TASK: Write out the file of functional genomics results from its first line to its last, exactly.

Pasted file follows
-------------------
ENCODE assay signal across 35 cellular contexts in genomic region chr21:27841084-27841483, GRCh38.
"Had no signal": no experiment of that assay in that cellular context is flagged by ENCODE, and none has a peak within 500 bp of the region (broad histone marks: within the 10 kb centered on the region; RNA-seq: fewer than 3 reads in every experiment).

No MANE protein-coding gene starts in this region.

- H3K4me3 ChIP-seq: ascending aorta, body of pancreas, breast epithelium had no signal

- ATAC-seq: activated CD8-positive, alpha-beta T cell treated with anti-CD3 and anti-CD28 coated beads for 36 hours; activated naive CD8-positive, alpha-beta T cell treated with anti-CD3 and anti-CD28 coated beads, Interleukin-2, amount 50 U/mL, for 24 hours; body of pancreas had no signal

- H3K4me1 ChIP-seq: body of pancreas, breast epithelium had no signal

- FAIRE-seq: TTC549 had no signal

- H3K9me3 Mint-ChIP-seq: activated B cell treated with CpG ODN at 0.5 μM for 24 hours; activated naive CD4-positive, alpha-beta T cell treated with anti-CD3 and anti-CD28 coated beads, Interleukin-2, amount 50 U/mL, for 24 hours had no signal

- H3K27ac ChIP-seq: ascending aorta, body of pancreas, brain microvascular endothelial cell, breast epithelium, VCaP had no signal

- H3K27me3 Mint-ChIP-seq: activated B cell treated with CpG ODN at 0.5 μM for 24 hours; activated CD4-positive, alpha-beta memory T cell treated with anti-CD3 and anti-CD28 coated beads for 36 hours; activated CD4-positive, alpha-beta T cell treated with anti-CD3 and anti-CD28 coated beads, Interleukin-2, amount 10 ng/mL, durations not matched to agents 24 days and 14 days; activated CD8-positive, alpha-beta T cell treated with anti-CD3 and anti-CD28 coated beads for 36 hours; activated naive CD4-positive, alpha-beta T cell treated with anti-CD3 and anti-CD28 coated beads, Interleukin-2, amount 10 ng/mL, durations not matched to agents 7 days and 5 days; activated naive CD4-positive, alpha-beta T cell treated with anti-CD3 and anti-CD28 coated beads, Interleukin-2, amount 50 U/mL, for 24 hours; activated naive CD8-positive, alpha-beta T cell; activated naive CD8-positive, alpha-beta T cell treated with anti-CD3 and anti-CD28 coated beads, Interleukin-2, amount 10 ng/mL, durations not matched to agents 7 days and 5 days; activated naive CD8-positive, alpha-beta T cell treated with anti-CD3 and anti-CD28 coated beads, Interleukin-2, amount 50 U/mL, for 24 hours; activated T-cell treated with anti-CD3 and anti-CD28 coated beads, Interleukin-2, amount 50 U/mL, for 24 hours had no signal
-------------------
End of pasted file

ENCODE assay signal across 35 cellular contexts in genomic region chr21:27841084-27841483, GRCh38.
"Had no signal": no experiment of that assay in that cellular context is flagged by ENCODE, and none has a peak within 500 bp of the region (broad histone marks: within the 10 kb centered on the region; RNA-seq: fewer than 3 reads in every experiment).

No MANE protein-coding gene starts in this region.

- H3K4me3 ChIP-seq: ascending aorta, body of pancreas, breast epithelium had no signal

- ATAC-seq: activated CD8-positive, alpha-beta T cell treated with anti-CD3 and anti-CD28 coated beads for 36 hours; activated naive CD8-positive, alpha-beta T cell treated with anti-CD3 and anti-CD28 coated beads, Interleukin-2, amount 50 U/mL, for 24 hours; body of pancreas had no signal

- H3K4me1 ChIP-seq: body of pancreas, breast epithelium had no signal

- FAIRE-seq: TTC549 had no signal

- H3K9me3 Mint-ChIP-seq: activated B cell treated with CpG ODN at 0.5 μM for 24 hours; activated naive CD4-positive, alpha-beta T cell treated with anti-CD3 and anti-CD28 coated beads, Interleukin-2, amount 50 U/mL, for 24 hours had no signal

- H3K27ac ChIP-seq: ascending aorta, body of pancreas, brain microvascular endothelial cell, breast epithelium, VCaP had no signal

- H3K27me3 Mint-ChIP-seq: activated B cell treated with CpG ODN at 0.5 μM for 24 hours; activated CD4-positive, alpha-beta memory T cell treated with anti-CD3 and anti-CD28 coated beads for 36 hours; activated CD4-positive, alpha-beta T cell treated with anti-CD3 and anti-CD28 coated beads, Interleukin-2, amount 10 ng/mL, durations not matched to agents 24 days and 14 days; activated CD8-positive, alpha-beta T cell treated with anti-CD3 and anti-CD28 coated beads for 36 hours; activated naive CD4-positive, alpha-beta T cell treated with anti-CD3 and anti-CD28 coated beads, Interleukin-2, amount 10 ng/mL, durations not matched to agents 7 days and 5 days; activated naive CD4-positive, alpha-beta T cell treated with anti-CD3 and anti-CD28 coated beads, Interleukin-2, amount 50 U/mL, for 24 hours; activated naive CD8-positive, alpha-beta T cell; activated naive CD8-positive, alpha-beta T cell treated with anti-CD3 and anti-CD28 coated beads, Interleukin-2, amount 10 ng/mL, durations not matched to agents 7 days and 5 days; activated naive CD8-positive, alpha-beta T cell treated with anti-CD3 and anti-CD28 coated beads, Interleukin-2, amount 50 U/mL, for 24 hours; activated T-cell treated with anti-CD3 and anti-CD28 coated beads, Interleukin-2, amount 50 U/mL, for 24 hours had no signal